Got a cherished hand-me-down or op shop find you need to get up to scratch?

We’ve outline the rules of the game when it comes to cleaning antique clothing.

The safest way to clean fragile garments

The safest way to clean fragile garments

The safest way to clean fragile garments is to give them a sponge bath.

But before you start, fix any tears in the fabric – otherwise the stress of cleaning will make matters worse.

Then mix a squirt of mild detergent in 4 litres of water and dab the solution on gently with a sponge.

Rinse by sponging on clean water.

Try not to get the garment sopping wet.

Remove browning or stubborn stains

Remove browning or stubborn stains

To remove browning or stubborn stains that don’t respond to a sponge bath, treat them by soaking in a dilute solution of hydrogen peroxide until the stain disappears.

You can also dissolve 2 teaspoons of borax in 1.5 litres of hot water, and soak the garment in the solution until clean.

Then rinse with fresh water until the rinse water comes clean.

If your tap water is hard, use distilled water for rinsing instead so that minerals won’t discolour the fabric.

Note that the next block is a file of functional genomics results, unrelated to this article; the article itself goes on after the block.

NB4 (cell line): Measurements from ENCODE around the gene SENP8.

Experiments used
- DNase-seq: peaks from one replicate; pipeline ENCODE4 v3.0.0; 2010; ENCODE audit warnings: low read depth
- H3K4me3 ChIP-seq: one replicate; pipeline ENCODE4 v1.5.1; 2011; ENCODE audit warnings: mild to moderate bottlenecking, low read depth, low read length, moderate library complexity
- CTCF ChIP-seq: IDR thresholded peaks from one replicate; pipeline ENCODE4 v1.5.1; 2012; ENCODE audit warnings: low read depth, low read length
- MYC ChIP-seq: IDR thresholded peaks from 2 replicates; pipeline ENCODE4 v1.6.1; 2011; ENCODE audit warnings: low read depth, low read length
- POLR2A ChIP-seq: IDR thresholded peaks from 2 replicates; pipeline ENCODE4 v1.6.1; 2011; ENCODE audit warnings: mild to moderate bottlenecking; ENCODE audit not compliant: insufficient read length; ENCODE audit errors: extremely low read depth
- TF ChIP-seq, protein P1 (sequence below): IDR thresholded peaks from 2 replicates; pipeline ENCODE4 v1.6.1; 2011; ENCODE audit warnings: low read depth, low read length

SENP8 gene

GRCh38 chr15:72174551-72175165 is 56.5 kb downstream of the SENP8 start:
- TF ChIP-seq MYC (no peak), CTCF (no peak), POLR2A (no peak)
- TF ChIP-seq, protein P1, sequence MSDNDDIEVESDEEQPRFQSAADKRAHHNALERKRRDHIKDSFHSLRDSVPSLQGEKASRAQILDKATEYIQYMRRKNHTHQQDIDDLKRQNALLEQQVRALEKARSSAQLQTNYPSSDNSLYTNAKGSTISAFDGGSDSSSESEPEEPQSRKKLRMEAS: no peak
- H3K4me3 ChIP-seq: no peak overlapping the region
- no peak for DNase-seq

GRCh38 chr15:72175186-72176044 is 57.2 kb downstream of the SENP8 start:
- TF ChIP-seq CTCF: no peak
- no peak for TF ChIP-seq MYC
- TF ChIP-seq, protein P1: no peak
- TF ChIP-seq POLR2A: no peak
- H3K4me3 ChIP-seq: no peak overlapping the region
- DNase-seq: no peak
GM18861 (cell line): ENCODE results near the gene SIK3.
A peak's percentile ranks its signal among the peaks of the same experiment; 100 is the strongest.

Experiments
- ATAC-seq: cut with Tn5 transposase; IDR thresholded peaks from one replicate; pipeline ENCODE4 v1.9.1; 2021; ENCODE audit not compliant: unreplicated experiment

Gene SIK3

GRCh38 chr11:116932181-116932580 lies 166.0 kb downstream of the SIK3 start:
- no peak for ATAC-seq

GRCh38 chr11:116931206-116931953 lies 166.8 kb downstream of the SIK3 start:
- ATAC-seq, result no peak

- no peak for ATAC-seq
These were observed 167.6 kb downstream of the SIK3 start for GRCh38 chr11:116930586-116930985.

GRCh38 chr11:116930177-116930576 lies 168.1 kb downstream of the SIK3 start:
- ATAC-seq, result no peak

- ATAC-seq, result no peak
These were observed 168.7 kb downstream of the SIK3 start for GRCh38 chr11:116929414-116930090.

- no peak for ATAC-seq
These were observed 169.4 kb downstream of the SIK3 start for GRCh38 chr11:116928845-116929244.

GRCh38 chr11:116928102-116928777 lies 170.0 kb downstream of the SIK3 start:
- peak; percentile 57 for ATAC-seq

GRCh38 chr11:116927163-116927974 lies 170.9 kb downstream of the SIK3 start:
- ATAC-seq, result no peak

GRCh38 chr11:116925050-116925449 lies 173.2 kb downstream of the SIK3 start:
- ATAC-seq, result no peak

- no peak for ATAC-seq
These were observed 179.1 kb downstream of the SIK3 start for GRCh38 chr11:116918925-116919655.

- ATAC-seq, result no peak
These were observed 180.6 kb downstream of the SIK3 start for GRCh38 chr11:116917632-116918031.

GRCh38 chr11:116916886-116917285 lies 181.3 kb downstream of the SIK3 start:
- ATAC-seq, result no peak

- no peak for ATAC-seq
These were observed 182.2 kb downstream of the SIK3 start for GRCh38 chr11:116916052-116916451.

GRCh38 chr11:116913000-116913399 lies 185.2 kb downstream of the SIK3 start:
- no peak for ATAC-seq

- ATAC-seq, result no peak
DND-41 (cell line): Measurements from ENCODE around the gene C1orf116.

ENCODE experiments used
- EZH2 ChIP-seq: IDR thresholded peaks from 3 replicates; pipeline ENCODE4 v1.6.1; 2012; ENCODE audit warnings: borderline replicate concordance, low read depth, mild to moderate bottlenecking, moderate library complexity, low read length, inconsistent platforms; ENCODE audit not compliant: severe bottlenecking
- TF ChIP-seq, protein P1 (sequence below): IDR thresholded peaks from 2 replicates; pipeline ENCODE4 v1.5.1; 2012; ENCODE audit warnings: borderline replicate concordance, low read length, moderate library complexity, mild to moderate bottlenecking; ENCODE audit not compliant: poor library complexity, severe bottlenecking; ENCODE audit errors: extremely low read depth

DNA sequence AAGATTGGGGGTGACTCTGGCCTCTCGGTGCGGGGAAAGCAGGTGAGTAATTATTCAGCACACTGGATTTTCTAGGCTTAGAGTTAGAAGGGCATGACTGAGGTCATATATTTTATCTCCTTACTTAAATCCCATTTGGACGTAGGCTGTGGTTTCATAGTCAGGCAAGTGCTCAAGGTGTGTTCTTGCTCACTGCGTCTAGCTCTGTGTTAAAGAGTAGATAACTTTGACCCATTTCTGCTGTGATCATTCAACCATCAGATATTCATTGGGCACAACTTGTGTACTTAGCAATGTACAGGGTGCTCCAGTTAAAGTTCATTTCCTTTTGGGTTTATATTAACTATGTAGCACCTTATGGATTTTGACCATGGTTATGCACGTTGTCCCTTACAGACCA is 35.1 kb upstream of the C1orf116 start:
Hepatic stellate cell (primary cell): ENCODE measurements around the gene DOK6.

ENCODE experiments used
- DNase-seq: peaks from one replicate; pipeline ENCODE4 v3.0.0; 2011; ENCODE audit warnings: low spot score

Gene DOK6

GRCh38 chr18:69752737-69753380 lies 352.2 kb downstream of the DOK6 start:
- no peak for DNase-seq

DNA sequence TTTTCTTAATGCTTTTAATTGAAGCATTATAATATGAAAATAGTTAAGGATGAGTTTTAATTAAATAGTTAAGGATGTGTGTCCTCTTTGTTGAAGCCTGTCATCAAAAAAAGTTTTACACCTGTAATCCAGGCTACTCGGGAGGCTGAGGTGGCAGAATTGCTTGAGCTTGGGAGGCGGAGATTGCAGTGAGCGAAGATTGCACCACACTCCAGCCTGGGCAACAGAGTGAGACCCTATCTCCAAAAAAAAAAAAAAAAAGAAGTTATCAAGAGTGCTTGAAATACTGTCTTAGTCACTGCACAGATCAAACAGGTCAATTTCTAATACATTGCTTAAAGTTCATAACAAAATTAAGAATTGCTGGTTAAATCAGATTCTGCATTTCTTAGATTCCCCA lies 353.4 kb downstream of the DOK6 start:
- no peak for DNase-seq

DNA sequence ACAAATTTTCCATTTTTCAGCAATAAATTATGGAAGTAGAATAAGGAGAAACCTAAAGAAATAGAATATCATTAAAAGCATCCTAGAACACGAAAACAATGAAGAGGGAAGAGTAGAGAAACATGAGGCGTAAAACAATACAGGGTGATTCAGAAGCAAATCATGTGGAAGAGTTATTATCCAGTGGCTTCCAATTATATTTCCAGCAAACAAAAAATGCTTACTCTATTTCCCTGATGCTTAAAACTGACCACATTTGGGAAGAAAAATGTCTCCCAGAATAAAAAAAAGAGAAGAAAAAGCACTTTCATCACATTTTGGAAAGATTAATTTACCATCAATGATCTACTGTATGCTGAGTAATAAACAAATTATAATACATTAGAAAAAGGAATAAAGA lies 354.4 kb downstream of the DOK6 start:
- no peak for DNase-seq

Drying an antique garment

Drying an antique garment

Drying an antique garment is a delicate operation: never wring antique fabric. Lay it flat to dry if at all possible.

Be careful when moving a wet garment, especially lace or other fragile fabrics.

Just the weight of the water can tear the fibres.

To move the garment, lay it on a bedsheet and carry the sheet.

Storing a fragile garment

Storing a fragile garment

Storing a fragile garment also requires special care.

Don’t starch an antique garment before storing it. Starch attracts insects and stresses the fabric along folds.

If possible, store the garment spread out flat.

If space doesn’t permit flat storage, roll it up.

Rolling the garment around an object isn’t necessary, but if you use wood or a cardboard tube, beware – they could brown the fabric.

Protect the cloth from any such material (wood drawers and cardboard boxes, for example) with sheets of acid-free tissue paper (available from specialist paper shops, scrapbooking suppliers, bridal drycleaners and specialist suppliers of library or conservation materials).

Don’t store your garment in a plastic bag – it needs to breathe.

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